The terms entactogen and empathogen are used to describe a class of psychoactive substances that produce distinctive emotional and social effects similar to those of MDMA.
The term "empathogen" was coined in 1983 by Ralph Metzner to denote chemical agents capable of inducing feelings of empathy. "Entactogen" was coined by David E. Nichols as an alternative to "empathogen," attempting to avoid the potential for an improper association of the latter with negative connotations related to the Greek root "pathos" (suffering).
Nichols also thought the word was limiting and did not cover other therapeutic uses for the drugs that go beyond instilling feelings of empathy. The word "entactogen" is derived from the roots "en" (within), "tactus" (touch) and "gen" (produce). Neither term is dominant in usage and, despite their difference in connotation, they are essentially interchangeable as they refer to the same substances.
"Therapists used entactogens such as MDMA in their practice before it was criminalized in 1985. Since that time, much effort has taken place to conduct government-approved scientific research into MDMA's therapeutic potential, which has recently been demonstrated in placebo-controlled studies of MDMA-assisted psychotherapy for subjects with chronic, treatment-resistant posttraumatic stress disorder."—Ralph Metzner, Ph.D., MAPS
The effects listed below are based upon the subjective effects index and personal experiences of PsychonautWiki contributors. These effects should be taken with a grain of salt and will rarely (if ever) occur all at once, but heavier doses will increase the chances of inducing a full range of effects. Likewise, adverse effects become much more likely on higher doses and may include serious injury or death. These effects are listed and defined in their own dedicated article below:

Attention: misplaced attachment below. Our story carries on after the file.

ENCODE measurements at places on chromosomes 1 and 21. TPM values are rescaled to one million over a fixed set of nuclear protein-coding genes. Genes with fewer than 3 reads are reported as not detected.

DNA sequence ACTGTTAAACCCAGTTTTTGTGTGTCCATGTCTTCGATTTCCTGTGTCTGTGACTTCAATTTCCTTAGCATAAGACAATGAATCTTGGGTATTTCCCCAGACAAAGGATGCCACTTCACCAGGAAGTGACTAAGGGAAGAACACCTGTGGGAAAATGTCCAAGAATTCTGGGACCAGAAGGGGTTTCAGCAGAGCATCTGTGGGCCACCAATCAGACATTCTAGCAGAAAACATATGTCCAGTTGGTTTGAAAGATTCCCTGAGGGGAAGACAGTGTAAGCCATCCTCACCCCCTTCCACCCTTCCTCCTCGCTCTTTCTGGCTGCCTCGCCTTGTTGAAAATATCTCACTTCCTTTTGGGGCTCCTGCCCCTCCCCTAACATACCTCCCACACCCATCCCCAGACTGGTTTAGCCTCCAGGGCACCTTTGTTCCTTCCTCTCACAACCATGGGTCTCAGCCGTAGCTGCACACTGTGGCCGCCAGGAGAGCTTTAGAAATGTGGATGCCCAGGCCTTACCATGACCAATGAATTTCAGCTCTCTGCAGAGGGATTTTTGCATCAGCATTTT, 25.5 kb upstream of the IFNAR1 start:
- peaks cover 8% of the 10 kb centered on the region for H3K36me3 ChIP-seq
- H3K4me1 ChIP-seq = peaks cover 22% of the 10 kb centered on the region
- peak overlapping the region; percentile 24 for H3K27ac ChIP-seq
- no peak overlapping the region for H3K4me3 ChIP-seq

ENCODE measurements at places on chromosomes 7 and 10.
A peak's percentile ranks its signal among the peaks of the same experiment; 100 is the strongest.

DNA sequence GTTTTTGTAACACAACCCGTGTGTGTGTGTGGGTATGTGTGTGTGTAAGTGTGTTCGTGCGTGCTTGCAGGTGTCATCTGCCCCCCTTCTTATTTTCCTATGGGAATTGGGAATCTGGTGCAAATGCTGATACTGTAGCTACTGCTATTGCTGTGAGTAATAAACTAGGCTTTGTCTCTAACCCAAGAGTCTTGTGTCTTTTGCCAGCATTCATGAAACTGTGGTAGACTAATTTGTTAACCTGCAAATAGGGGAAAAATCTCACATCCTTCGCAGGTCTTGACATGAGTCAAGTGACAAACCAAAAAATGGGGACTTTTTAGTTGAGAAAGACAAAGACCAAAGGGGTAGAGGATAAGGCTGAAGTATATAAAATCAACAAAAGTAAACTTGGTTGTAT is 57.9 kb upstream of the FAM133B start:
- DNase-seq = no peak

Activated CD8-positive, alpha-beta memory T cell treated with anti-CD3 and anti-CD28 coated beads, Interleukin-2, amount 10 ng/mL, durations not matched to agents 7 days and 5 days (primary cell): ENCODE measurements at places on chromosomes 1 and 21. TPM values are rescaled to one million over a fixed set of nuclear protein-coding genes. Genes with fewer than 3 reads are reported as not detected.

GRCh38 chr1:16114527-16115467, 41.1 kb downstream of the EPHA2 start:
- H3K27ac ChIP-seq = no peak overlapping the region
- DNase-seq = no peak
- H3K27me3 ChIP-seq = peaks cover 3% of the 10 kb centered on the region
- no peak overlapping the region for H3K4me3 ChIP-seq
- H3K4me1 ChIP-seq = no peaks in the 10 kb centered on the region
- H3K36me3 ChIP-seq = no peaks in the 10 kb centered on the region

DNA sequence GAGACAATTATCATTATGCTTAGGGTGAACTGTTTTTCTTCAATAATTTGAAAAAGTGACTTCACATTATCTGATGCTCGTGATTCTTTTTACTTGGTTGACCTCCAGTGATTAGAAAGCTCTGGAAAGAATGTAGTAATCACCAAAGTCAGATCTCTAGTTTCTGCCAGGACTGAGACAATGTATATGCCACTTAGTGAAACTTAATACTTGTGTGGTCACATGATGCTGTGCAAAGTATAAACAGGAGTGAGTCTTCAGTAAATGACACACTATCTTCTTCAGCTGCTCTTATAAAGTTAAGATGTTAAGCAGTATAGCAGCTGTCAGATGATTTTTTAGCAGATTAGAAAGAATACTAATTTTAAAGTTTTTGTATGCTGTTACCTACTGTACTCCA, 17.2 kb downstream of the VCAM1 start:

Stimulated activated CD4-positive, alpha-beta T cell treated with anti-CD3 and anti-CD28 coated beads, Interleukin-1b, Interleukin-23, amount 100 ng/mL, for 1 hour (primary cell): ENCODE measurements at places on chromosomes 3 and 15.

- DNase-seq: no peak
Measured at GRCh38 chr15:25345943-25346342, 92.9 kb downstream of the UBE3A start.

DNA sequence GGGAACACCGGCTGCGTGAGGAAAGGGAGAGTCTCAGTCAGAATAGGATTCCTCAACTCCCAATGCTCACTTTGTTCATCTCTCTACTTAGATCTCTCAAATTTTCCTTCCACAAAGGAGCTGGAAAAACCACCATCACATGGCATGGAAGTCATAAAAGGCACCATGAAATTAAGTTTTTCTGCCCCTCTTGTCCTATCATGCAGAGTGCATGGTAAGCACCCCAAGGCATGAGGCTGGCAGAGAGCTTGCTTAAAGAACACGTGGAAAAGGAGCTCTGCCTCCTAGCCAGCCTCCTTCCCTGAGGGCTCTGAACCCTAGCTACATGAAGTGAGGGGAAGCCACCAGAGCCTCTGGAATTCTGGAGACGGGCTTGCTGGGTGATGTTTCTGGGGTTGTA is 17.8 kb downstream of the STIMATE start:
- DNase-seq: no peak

Alongside of these, a variety of secondary effects are often present. These generally include (but are not limited to):
The chemicals below have varying degrees of entactogenic effects. Some of the chemicals have a minimal entactogenic effect while others may have a strong entactogenic effect. Many of these substances possess other effects including stimulant effects and psychedelic effects.
- Nichols, D.E., Hoffman, A.J., Oberlender, R.A., Jacob P 3rd & Shulgin A.T. Derivatives of 1-(1,3-benzodioxol-5-yl)-2-butanamine: representatives of a novel therapeutic class 1986 J Med Chem 29 2009-15
- Nichols, D.E. Differences between the mechanism of action of MDMA, MBDB, and the classic hallucinogens. Identification of a new therapeutic class: entactogens 1986 J Psychoactive Drugs 18 305-13